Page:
A higher power will be used to explain the existence of the universe from the religious side, and theories will be used to explain the existence of the universe. From a religious point of view their faith of a higher power will explain the existence of the universe and from the science view, their faith that no higher power exist and theories will explain the existence of the universe. I've always thought of this, which is why I don't understand why super religious people and devoted science people always argue over this. Why can't they just be in between and admit they don't know the answer?

Science working with limited knowledge, does not know the origin of the universe, and admits ignorance on this point, however the religious do not, because of ego and emotion it is easy to say "god did it" and is hard to say "I don't know" even when no one knows.
Beliefs and faiths do not establish "truths" or facts.
One need not own beliefs of any kind to establish scientific facts, observe and enjoy nature, or live a productive, moral, and useful life.
DanneJeRusse
Posts: 12,623
Add as Friend
Challenge to a Debate
Send a Message
1/24/2016 3:40:48 PM
Posted: 10 months ago
At 1/24/2016 8:24:41 AM, ooii00iioo wrote:
First, I'm not a highly religious person or someone deeply into science. I'm more of an agnostic; I'm in between the scale of believer and atheist. Actually, I sometimes think atheist and believers are very similar. But that's another topic. My real question is ""Does the disbelief of a higher power require faith?".

It might require faith if indeed the question was framed with a higher power being the default position. In other words, disbelief would be the rejection of that entity as it assumed the entity already exists. But, since no such higher power has ever been shown to exist in any way, it can't be the default position and remains only a claim, an assertion or perhaps even a hypothesis. The burden of proof is now on the shoulders of whoever makes the positive claim for the existence of that higher power, with a simple dismissal of the claim if no conclusive evidence is presented. No faith is required for the dismissal.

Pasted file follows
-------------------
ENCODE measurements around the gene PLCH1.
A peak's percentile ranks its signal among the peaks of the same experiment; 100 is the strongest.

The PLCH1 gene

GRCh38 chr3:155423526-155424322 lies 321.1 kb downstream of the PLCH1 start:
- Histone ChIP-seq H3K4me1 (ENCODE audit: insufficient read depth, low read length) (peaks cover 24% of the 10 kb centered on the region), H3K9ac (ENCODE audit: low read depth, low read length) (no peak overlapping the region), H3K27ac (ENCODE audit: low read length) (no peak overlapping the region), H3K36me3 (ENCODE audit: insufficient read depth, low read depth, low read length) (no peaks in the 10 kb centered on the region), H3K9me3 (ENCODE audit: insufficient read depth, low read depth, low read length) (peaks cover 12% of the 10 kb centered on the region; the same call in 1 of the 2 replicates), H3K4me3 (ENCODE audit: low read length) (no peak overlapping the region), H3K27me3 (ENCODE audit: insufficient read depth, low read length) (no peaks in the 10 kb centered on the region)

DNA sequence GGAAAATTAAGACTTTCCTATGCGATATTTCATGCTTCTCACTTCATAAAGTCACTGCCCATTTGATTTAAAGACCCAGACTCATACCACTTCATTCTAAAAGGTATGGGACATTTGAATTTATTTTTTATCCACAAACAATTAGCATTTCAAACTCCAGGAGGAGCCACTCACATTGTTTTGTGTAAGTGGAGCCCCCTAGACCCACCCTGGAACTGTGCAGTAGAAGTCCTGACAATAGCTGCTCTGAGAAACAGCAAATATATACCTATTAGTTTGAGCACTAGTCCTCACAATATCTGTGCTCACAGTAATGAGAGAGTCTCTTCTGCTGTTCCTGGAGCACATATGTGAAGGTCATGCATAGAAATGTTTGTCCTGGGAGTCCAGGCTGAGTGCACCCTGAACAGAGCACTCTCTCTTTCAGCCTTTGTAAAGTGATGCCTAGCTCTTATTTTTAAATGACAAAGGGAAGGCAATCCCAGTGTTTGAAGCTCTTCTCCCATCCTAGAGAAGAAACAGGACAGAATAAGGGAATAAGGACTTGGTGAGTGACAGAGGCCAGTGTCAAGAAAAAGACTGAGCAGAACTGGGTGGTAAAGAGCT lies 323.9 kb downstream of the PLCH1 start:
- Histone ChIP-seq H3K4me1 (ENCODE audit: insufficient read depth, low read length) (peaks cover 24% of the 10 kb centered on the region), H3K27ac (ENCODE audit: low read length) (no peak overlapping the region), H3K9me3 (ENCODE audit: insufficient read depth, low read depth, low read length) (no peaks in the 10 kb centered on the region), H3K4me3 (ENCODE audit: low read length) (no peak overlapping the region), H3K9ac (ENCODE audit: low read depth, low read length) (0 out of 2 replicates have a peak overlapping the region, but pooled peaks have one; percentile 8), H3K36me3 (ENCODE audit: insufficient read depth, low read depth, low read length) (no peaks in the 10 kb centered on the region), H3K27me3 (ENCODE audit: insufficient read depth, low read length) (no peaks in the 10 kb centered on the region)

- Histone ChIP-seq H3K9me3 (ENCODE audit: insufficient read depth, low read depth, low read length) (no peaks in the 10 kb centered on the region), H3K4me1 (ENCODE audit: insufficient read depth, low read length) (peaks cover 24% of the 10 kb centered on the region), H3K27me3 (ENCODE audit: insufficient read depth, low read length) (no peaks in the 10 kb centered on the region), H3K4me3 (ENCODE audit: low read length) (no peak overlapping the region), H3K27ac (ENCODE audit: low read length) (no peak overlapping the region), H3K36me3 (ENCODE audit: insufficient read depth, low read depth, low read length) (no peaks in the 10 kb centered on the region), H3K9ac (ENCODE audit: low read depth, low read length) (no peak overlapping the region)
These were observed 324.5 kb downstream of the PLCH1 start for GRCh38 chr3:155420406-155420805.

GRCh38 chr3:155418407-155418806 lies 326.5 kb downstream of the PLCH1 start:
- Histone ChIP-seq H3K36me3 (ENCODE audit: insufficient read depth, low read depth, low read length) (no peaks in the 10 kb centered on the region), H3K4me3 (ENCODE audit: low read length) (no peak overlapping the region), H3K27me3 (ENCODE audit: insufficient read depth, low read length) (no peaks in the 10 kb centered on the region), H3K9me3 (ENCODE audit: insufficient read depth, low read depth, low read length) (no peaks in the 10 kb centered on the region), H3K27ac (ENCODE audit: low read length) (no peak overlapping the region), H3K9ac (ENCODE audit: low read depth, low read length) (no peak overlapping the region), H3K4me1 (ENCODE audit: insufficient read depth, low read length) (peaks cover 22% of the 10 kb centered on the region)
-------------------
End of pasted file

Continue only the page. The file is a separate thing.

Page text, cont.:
As we know, there is no concrete law or theory to explain how the universe was created or even in existence.

Other than Big Bang theory, which does indeed have conclusive evidence.

Keeping that in mind, wouldn't the belief that no higher power exists be reliant on faith? I think that even if science and technology get advanced enough there is eventually going to be a plateau where science won't be able to explain. That plateau will be the question of how the universe is even in existence. Of course scientist will come up of theories to prove this, but theories can be changed or disprove anytime. At this point wouldn't the belief or disbelief of a higher power eventually be left to faith?

Only the belief in the existence of a higher power, not the disbelief.

And, regardless of whether or not scientists reach a plateau, it would disingenuous to believe in a higher power notwithstanding.

A higher power will be used to explain the existence of the universe from the religious side, and theories will be used to explain the existence of the universe.

If the two explanations are not compatible, what does one do then?

From a religious point of view their faith of a higher power will explain the existence of the universe and from the science view, their faith that no higher power exist and theories will explain the existence of the universe. I've always thought of this, which is why I don't understand why super religious people and devoted science people always argue over this. Why can't they just be in between and admit they don't know the answer?

Because, science does provide answers based on conclusive evidence, that is the difference.
Marrying a 6 year old and waiting until she reaches puberty and maturity before having consensual sex is better than walking up to
a stranger in a bar and proceeding to have relations with no valid proof of the intent of the person. Muhammad wins. ~ Fatihah
If they don't want to be killed then they have to subdue to the Islamic laws. - Uncung
Without God, you are lower than sh!t. ~ SpiritandTruth
Dirty.Harry
Posts: 1,585
Add as Friend
Challenge to a Debate
Send a Message
1/24/2016 4:26:11 PM
Posted: 10 months ago
At 1/24/2016 8:24:41 AM, ooii00iioo wrote:
First, I'm not a highly religious person or someone deeply into science. I'm more of an agnostic; I'm in between the scale of believer and atheist. Actually, I sometimes think atheist and believers are very similar. But that's another topic. My real question is ""Does the disbelief of a higher power require faith?".